By Melissa Luz T. Lopez
INFLATION likely clocked in faster in September as a strong typhoon that month pushed food prices even higher, according to a BusinessWorld poll in which analysts cited the need for more interest rate hikes from the central bank to rein in overall price pressures.
A poll among 13 economists yielded a median inflation expectation of 6.8%, which if realized would speed up from August’s 6.4% rate and soar from the three percent climb in September 2017.
The Philippine Statistics Authority (PSA) will release official inflation data on Friday. Last week, the Bangko Sentral ng Pilipinas (BSP) gave a 6.8% estimate — within a 6.3-7.1% range — while the Department of Finance pegged last month’s inflation at 6.4%.
It would also mean that price increases will be the fastest since a 7.2% rate in February 2009, according to rebasing done by the PSA using 2012 prices.
Economists said damage by typhoon Mangkhut, locally called Ompong, worsened supply issues for rice and other crops, adding to inflation pressures from an unrelenting increase in world crude prices.
“We see food inflation rising further in the near term on supply disruptions, exacerbated by Typhoon Ompong,” said Chidu Narayanan, Asia economist at Standard Chartered Bank, adding that since “September is usually harvest season in the Philippines, the impact of the typhoon is likely to weigh heavily on supply for the rest of this year.”
In mid-September, Ompong damaged swathes of farms in Benguet, Isabela and Cagayan which are among the country’s major sources of rice and vegetables. Prices of these products have been skyrocketing in the past months.
However, the central bank said a reprieve from lower electricity rates could have helped cap inflation for the month.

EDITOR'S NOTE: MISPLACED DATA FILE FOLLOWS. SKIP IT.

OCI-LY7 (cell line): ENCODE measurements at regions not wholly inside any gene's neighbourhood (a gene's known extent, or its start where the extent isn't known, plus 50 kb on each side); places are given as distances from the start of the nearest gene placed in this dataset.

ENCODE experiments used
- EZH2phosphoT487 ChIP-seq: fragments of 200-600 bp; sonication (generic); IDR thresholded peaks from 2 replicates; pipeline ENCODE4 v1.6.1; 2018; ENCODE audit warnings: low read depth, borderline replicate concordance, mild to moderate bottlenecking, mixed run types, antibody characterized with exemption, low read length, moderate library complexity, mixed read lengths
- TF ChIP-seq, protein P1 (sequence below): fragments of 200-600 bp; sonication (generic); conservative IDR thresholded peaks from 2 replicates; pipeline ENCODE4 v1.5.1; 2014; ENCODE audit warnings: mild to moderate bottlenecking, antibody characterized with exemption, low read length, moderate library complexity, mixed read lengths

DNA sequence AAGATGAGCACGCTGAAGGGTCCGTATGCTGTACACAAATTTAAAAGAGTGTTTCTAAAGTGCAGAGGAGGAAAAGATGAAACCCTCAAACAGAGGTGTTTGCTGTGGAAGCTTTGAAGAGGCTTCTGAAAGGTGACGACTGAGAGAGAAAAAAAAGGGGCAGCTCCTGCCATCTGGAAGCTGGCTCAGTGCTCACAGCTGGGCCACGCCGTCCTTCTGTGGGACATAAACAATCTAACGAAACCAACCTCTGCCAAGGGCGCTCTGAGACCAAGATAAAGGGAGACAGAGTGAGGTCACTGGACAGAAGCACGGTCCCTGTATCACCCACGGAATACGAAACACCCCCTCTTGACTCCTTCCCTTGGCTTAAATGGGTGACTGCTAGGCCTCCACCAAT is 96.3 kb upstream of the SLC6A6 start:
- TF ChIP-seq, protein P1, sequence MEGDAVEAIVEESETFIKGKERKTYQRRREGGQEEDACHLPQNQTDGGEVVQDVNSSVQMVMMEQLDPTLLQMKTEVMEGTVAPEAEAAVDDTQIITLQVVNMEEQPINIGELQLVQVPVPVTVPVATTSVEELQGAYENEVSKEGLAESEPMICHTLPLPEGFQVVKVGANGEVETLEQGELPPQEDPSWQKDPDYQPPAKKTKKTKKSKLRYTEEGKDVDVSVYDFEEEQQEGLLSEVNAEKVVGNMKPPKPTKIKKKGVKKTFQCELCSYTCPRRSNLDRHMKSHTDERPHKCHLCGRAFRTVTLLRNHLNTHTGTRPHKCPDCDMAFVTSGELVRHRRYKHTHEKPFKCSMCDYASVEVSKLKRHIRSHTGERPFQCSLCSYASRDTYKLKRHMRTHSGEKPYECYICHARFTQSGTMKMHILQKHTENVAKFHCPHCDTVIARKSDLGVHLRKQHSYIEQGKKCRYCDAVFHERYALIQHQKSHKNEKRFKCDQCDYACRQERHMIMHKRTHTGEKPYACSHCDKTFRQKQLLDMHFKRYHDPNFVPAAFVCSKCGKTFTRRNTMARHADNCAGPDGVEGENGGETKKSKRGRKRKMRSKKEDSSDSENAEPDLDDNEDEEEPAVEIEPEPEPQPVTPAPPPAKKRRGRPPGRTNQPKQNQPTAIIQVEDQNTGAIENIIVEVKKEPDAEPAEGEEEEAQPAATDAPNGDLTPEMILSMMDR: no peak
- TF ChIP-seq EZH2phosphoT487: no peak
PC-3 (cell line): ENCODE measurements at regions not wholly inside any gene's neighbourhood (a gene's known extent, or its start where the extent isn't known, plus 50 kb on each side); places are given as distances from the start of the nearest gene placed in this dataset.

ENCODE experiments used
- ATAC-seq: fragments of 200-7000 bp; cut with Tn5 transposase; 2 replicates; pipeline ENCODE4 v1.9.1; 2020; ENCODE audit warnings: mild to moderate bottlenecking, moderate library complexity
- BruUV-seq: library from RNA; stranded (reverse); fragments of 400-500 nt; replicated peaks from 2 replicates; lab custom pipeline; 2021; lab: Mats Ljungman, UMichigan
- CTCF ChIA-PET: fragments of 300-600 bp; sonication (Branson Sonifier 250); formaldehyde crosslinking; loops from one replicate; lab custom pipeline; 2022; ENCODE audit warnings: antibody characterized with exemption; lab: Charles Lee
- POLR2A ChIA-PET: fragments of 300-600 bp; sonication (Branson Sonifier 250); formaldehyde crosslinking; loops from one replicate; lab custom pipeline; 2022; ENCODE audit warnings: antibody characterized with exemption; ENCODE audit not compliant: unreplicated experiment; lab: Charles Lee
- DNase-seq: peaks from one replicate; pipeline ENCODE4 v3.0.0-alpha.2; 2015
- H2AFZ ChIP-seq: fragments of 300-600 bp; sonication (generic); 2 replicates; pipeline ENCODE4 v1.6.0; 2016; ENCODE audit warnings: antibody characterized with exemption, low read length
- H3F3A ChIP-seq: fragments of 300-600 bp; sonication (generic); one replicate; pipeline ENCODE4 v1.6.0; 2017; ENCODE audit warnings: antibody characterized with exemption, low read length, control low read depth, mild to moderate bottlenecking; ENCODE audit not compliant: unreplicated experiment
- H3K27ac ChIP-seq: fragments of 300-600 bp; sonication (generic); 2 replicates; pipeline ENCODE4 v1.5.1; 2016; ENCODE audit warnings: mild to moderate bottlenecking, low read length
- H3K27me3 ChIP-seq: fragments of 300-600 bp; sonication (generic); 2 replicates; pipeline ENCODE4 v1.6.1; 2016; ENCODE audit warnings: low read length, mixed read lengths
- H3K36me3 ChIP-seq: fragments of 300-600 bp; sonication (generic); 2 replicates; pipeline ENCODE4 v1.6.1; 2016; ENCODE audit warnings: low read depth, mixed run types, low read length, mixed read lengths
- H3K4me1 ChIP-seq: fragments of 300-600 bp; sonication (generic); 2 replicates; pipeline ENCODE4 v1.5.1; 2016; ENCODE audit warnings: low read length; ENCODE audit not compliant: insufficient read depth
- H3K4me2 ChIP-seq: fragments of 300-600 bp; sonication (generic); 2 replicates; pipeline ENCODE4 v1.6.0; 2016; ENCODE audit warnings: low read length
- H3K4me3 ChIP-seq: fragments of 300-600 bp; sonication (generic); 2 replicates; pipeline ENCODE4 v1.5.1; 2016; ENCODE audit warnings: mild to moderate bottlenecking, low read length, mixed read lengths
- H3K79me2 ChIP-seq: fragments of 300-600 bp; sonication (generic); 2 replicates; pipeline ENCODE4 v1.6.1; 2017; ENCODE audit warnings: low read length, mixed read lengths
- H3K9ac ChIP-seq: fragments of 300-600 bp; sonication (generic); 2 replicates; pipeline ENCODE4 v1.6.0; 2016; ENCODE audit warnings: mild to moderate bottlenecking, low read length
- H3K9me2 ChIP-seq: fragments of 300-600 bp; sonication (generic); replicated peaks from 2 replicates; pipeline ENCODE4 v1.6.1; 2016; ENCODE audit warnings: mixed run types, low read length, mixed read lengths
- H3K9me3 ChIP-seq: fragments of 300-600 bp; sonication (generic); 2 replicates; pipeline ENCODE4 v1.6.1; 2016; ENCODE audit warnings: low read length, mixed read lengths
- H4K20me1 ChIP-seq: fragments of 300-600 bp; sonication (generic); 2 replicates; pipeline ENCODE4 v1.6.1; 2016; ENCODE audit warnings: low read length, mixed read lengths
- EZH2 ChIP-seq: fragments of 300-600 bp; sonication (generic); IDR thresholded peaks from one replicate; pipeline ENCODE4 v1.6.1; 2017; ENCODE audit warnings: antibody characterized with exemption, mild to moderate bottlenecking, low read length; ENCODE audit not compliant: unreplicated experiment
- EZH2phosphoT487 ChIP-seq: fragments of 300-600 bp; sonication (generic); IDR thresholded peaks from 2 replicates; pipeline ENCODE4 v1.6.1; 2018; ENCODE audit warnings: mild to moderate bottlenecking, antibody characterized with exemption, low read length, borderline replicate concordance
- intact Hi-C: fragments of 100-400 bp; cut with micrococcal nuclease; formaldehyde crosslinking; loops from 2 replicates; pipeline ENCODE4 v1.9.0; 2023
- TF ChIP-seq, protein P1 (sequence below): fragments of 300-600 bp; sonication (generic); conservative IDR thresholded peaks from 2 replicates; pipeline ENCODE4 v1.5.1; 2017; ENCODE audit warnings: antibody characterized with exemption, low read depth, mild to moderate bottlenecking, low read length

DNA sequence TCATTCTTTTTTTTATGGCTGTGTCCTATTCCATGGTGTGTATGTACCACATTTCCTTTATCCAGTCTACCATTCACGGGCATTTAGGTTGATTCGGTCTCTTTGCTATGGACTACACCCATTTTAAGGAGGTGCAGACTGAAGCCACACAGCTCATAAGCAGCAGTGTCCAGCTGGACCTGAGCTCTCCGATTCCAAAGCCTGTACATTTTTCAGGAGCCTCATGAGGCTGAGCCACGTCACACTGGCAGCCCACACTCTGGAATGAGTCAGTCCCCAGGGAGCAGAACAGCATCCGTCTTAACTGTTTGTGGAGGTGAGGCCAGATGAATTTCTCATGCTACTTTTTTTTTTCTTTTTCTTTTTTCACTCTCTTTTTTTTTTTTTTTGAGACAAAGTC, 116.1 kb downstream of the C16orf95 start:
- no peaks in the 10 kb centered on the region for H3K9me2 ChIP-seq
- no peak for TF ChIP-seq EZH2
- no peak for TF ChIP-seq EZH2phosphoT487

Headline inflation averaged 4.8% in the eight months to August, well above the 2-4% target band for 2018. The central bank now sees 2018 inflation averaging 5.2%, with the third quarter expected to have experienced the peak.
Economists polled were split on whether September inflation had already been 2018’s worst, with some noting that the BSP needs to remain hawkish in order to calm market speculation and prevent further spikes.
“We expect inflation to decline starting October 2018, although such decrease does not preclude the possibility of more rate hikes from the BSP this year,” said Guian Angelo S. Dumalagan, market economist at Land Bank of the Philippines.
He noted that the BSP might need to match tightening moves in the United States to “protect the local currency from depreciating further,” with the peso currently hovering near 13-year lows weaker than P54 to dollar.
“Despite the projected slowdown in inflation for the last three months of the year, the BSP may need to remain hawkish to snuff out brewing concerns about runaway inflation,” said Nicholas Antonio T. Mapa, senior economist at ING Bank N.V. Manila.
“More decisive, deliberate and consistent messaging will be needed from the central bank if BSP would like to rein in these concerns and look to establish its credibility as an inflation fighter.”
Emmanuel A. Leyco, economics professor at the Asian Institute of Management, believes inflation will keep rising to “up to seven percent” by December.
Ateneo de Manila University’s Alvin P. Ang also sees above-six percent inflation toward yearend.
The analysts tagged the planned shift to a regular tariff scheme for rice imports and non-monetary measures to improve crop supply as key steps to easing overall price pressures.
The BSP last Thursday fired off another 50 basis point (bp) hike in benchmark interest rates to 4-5%, taking the year-to-date increment to 150 bps in four consecutive policy meetings since May.